Traffic from the Interislander ferry is now pouring through Murchison, and over both the Lewis and Arthur's alpine passes, with trucks rumbling through day and night.
The Greymouth Star reported yesterday that police had stepped up patrols through the area due to a "massive increase" in traffic, and today at Murchison, Mick Hopkinson said they were now getting all the ferry traffic.
State highway 1, from Picton to Christchurch, is impassable due to numerous landslides along the Kaikoura coast, and may be out of action for months. Prime Minister John Key yesterday described the route as "really stuffed".
All ferry traffic - trucks, tourists and domestic traffic - is now being redirected down the Wairau Valley to Murchison, through State highway 65 to Springs Junction and over the Lewis Pass to Canterbury.
Mr Hopkinson said trucks had been parked up in Murchison streets the past few nights.
"There's a lot more traffic noise, and a lot more traffic. They come off the ferry 150 at a time, and spread out. In two or three hours they come whizzing through."
Some trucks were staying overnight because of their schedules, he said.
"We are starting to see little pods of trucks parked in laybys."
The Murchison information centre had also experienced the explosion in traffic volumes.
Robert King-Tenison said the volume of trucks was "really noticeable when you have one road through a small town".
They were also seeing a lot of tourists who had intended travelling the Kaikoura route. The information centre was pushing them on to the West Coast, from Karamea right down to the glaciers.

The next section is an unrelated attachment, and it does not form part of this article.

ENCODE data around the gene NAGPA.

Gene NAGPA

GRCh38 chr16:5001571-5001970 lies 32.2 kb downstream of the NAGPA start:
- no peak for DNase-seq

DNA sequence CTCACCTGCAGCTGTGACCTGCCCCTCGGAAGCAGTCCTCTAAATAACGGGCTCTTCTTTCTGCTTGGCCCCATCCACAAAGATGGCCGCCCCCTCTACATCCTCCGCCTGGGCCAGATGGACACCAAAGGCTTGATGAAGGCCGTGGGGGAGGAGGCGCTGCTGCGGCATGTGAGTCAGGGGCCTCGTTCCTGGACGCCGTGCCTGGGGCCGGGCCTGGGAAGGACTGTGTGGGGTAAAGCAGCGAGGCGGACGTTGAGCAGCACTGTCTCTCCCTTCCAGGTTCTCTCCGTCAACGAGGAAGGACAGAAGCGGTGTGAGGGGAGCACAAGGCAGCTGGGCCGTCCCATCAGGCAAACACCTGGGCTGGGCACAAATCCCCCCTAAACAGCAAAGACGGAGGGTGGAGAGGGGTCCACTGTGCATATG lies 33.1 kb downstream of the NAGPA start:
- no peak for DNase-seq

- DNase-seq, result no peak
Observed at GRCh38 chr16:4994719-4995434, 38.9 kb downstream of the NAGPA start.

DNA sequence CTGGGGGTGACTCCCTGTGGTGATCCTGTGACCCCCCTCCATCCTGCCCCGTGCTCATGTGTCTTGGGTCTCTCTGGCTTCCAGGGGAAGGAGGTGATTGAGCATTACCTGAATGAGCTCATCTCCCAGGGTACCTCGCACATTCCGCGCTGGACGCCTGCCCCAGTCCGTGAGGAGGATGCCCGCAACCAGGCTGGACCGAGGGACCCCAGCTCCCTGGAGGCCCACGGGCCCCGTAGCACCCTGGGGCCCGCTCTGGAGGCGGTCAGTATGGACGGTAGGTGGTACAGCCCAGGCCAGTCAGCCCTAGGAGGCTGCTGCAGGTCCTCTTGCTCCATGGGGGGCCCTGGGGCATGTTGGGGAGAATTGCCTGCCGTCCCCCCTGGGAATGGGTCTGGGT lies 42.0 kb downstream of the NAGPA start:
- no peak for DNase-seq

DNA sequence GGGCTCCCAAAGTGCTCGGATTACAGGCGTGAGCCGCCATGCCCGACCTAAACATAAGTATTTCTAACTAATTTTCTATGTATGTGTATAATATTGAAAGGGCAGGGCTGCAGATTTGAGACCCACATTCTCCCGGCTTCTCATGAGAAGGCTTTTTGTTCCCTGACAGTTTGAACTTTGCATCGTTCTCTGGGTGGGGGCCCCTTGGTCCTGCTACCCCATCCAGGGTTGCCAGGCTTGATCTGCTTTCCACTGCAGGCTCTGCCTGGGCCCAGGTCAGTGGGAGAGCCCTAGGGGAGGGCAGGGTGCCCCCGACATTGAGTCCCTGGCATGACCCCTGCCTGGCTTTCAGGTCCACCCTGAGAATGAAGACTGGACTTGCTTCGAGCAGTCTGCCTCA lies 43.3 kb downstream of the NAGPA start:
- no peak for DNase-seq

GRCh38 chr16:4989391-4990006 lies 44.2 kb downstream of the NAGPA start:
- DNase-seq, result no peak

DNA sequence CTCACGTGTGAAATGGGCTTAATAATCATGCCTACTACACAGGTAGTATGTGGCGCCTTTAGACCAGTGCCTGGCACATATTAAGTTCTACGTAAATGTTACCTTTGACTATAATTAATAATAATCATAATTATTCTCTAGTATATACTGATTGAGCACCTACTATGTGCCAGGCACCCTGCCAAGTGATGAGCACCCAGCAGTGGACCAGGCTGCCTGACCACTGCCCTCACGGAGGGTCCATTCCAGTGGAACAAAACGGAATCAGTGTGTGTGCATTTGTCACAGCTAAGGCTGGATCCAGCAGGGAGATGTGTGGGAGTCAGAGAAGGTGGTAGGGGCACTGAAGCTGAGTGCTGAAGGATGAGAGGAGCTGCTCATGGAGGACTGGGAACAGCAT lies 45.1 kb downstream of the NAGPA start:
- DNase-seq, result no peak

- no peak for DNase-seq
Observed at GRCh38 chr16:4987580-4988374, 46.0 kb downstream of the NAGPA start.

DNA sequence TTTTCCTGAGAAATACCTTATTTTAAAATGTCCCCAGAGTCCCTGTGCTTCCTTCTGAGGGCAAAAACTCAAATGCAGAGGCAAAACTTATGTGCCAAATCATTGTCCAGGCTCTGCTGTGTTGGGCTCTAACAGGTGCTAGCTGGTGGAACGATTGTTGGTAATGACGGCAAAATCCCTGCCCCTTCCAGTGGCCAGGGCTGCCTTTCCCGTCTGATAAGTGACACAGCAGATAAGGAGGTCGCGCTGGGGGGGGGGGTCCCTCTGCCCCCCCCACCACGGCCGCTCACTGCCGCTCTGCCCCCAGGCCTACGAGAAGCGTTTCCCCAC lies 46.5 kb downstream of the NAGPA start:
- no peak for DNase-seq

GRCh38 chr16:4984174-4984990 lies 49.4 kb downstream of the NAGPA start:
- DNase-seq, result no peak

If State highway 1 was not reopened for the peak of the tourist season in January and February, it was "going to be completely whacky".
Tasman district councillor for Murchison, Stuart Bryant, said the traffic increases were already causing a few problems.
Engine braking signs had been erected at St Arnaud for trucks coming from the north and heading downhill into the township.
People coming to relax there for the weekend or a holiday did not want to hear truck airbrakes all night, he said.
Businesses were also struggling to find enough staff to cope, and in turn accommodate those extra staff members.
They also had to find places for all the trucks to park,
Cr Bryant said.
At the Springs Junction Service Centre, Steve Templeton said the traffic flows since Monday had been "amazing".
It was a mix of trucks, tourists and domestic vehicles.
"Trucks seem to be stopping and filling up ... it just got busy and stayed busy."
With some restrictions on the Lewis Pass, Arthur's Pass has also been busier than usual.
Cafe owner Sean Moran said Monday was hectic.
On Monday, Lewis Pass was also closed, leaving Arthur's Pass as the only available route between Picton and Christchurch.
Mr Moran said the cafe had just gone through Labour Weekend and the Canterbury Show Weekend, and then in the past couple of days it had been nearly as busy as show weekend again. "It's backed off a little but still quite busy."
The New Zealand Transport Agency said today the Lewis Pass would probably be the main State highway route from Christchurch to Picton for several months.
With the Lewis Pass route carrying higher volumes of traffic, people should allow an additional 90 minutes to two hours for the journey between Christchurch and Picton on the Lewis Pass route. Average journey times are now expected to take seven and a half hours.
- Greymouth Star